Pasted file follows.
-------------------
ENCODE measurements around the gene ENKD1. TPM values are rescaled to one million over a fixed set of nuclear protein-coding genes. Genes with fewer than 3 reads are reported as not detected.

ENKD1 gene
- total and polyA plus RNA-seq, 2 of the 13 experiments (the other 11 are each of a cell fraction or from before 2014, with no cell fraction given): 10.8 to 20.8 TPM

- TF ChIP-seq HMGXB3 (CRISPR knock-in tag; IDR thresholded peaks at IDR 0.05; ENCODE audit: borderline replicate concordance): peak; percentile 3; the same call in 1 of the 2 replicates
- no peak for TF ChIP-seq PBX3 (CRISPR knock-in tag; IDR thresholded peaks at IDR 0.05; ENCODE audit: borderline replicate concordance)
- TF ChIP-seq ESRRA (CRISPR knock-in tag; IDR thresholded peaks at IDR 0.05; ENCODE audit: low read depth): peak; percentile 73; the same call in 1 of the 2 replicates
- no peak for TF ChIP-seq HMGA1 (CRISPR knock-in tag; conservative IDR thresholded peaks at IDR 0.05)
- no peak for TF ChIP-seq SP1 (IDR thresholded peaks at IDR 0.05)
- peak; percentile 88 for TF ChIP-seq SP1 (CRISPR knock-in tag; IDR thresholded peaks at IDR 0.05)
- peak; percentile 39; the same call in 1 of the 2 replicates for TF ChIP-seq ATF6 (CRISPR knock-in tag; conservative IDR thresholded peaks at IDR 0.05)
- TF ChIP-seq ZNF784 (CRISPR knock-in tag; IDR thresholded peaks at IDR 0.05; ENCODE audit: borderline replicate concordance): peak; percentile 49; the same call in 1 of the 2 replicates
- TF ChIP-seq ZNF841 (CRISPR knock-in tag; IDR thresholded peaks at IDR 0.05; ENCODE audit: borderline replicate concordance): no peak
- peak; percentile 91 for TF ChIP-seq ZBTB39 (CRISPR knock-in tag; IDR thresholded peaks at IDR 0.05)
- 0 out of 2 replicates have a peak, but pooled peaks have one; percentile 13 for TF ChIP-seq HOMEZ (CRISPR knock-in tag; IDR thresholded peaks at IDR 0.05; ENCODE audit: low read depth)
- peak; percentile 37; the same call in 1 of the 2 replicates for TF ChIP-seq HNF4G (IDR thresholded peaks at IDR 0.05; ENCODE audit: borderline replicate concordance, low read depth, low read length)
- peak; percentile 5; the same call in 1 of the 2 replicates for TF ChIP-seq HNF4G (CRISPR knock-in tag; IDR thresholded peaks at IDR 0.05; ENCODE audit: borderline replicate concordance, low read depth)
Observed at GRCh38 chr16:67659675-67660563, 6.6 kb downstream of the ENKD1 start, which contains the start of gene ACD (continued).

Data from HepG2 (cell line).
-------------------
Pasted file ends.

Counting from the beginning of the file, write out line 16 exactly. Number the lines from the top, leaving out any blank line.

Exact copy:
- peak; percentile 5; the same call in 1 of the 2 replicates for TF ChIP-seq HNF4G (CRISPR knock-in tag; IDR thresholded peaks at IDR 0.05; ENCODE audit: borderline replicate concordance, low read depth)